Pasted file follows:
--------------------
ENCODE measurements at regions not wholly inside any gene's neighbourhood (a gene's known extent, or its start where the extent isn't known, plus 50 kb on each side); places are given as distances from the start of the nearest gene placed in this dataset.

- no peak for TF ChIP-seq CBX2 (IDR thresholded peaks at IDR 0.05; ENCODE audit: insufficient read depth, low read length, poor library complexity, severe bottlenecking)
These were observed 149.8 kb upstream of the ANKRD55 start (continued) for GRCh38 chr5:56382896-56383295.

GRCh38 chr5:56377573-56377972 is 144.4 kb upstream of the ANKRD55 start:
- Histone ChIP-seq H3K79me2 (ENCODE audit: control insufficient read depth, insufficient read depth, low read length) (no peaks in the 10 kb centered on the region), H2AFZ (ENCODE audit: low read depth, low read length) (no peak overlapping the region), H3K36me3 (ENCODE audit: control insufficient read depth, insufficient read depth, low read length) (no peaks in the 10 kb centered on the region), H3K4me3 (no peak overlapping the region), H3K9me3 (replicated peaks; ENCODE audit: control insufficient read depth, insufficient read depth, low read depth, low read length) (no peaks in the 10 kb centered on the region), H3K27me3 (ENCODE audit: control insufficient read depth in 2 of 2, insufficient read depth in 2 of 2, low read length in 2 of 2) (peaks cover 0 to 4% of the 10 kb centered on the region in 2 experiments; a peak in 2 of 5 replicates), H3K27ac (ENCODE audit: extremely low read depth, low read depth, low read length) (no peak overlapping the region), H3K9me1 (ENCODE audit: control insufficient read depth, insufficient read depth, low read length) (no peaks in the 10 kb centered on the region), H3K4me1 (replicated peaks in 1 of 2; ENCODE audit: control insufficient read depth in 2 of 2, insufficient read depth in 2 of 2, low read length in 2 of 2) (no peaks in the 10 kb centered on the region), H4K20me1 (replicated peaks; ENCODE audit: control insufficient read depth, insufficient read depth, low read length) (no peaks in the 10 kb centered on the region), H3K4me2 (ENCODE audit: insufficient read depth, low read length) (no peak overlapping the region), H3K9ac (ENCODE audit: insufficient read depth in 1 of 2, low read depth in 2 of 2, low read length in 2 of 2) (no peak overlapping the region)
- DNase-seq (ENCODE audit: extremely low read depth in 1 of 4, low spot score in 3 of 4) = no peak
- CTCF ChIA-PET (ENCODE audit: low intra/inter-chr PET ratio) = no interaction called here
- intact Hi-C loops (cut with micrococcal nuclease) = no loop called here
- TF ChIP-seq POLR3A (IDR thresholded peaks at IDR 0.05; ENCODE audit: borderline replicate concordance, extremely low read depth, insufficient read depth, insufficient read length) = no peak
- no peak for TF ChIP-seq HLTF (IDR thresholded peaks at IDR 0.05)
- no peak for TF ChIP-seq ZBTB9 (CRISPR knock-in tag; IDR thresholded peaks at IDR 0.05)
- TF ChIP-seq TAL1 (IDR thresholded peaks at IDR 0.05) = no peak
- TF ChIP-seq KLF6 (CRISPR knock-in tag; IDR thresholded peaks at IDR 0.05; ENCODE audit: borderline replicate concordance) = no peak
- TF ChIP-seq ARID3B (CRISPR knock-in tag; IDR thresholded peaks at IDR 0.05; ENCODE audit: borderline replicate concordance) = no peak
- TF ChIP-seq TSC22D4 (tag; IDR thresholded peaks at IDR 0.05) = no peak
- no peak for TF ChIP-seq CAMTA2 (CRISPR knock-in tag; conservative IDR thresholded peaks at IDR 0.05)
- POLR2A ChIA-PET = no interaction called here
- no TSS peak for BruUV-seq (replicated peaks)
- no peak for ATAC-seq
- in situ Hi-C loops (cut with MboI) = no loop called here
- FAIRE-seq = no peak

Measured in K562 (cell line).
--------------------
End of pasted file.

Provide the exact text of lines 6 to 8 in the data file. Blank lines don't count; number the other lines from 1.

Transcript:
- DNase-seq (ENCODE audit: extremely low read depth in 1 of 4, low spot score in 3 of 4) = no peak
- CTCF ChIA-PET (ENCODE audit: low intra/inter-chr PET ratio) = no interaction called here
- intact Hi-C loops (cut with micrococcal nuclease) = no loop called here